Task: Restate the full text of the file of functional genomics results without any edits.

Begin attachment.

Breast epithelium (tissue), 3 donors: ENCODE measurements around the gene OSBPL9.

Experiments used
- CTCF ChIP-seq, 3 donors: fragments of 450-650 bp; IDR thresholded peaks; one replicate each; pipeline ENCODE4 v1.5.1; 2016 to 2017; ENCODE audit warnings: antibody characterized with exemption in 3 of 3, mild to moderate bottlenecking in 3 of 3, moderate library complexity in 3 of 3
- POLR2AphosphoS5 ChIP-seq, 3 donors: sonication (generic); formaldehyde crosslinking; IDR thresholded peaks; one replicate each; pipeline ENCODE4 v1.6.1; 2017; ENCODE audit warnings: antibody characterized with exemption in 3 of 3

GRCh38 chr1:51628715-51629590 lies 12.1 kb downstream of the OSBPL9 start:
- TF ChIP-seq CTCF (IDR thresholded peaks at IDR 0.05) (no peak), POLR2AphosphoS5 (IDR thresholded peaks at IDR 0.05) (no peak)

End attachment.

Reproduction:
Breast epithelium (tissue), 3 donors: ENCODE measurements around the gene OSBPL9.

Experiments used
- CTCF ChIP-seq, 3 donors: fragments of 450-650 bp; IDR thresholded peaks; one replicate each; pipeline ENCODE4 v1.5.1; 2016 to 2017; ENCODE audit warnings: antibody characterized with exemption in 3 of 3, mild to moderate bottlenecking in 3 of 3, moderate library complexity in 3 of 3
- POLR2AphosphoS5 ChIP-seq, 3 donors: sonication (generic); formaldehyde crosslinking; IDR thresholded peaks; one replicate each; pipeline ENCODE4 v1.6.1; 2017; ENCODE audit warnings: antibody characterized with exemption in 3 of 3

GRCh38 chr1:51628715-51629590 lies 12.1 kb downstream of the OSBPL9 start:
- TF ChIP-seq CTCF (IDR thresholded peaks at IDR 0.05) (no peak), POLR2AphosphoS5 (IDR thresholded peaks at IDR 0.05) (no peak)